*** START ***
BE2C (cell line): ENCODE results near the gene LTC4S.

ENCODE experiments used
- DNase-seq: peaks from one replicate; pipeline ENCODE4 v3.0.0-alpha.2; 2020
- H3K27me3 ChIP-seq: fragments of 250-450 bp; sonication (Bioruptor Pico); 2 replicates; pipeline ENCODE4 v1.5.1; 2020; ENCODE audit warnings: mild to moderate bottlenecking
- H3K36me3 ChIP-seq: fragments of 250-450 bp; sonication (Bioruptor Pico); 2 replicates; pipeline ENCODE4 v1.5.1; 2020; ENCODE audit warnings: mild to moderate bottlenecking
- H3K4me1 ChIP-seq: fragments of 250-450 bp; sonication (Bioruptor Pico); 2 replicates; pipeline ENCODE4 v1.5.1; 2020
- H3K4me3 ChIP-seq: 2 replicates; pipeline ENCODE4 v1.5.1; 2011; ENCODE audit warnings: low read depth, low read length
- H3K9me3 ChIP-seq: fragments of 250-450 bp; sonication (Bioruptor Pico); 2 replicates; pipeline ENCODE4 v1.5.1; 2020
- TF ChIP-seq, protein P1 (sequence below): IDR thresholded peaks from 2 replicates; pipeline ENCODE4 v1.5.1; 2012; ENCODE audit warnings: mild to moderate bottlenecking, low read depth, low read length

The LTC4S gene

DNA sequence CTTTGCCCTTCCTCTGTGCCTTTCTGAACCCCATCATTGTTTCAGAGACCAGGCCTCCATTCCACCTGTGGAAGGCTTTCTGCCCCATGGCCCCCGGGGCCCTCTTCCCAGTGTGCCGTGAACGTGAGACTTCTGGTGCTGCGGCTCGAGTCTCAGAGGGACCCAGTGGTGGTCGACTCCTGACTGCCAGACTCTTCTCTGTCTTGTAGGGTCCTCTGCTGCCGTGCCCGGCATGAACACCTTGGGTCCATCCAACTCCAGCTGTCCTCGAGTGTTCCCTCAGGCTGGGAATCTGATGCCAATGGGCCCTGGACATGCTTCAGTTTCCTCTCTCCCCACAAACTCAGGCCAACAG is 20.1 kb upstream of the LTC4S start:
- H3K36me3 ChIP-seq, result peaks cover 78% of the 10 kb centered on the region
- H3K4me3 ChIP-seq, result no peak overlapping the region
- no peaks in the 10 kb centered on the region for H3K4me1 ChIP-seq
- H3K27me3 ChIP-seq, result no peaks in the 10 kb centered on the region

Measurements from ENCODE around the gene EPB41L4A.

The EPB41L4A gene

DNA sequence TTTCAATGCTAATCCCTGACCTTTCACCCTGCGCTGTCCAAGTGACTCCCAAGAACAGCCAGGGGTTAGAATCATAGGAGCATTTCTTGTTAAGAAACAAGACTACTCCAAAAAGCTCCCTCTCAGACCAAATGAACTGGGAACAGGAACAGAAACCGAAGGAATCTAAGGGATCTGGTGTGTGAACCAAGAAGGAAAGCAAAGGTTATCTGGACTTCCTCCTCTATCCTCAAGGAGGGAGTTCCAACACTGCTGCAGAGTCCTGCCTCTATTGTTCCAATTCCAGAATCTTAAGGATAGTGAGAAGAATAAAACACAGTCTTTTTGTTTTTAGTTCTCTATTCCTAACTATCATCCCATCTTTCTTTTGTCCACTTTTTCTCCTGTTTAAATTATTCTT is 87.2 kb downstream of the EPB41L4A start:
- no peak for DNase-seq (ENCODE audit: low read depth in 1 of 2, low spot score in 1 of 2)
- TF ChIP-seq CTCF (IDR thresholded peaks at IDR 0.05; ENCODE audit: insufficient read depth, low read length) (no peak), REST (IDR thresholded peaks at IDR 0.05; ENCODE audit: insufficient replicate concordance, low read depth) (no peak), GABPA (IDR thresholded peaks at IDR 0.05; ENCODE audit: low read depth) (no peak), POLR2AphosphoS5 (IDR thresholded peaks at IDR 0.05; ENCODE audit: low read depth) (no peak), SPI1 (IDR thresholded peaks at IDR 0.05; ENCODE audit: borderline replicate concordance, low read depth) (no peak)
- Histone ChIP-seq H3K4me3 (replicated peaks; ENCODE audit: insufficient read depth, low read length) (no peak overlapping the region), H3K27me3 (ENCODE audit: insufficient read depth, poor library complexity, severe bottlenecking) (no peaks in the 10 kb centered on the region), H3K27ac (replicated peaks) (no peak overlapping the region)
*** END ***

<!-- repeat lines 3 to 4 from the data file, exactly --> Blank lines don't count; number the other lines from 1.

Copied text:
- DNase-seq: peaks from one replicate; pipeline ENCODE4 v3.0.0-alpha.2; 2020
- H3K27me3 ChIP-seq: fragments of 250-450 bp; sonication (Bioruptor Pico); 2 replicates; pipeline ENCODE4 v1.5.1; 2020; ENCODE audit warnings: mild to moderate bottlenecking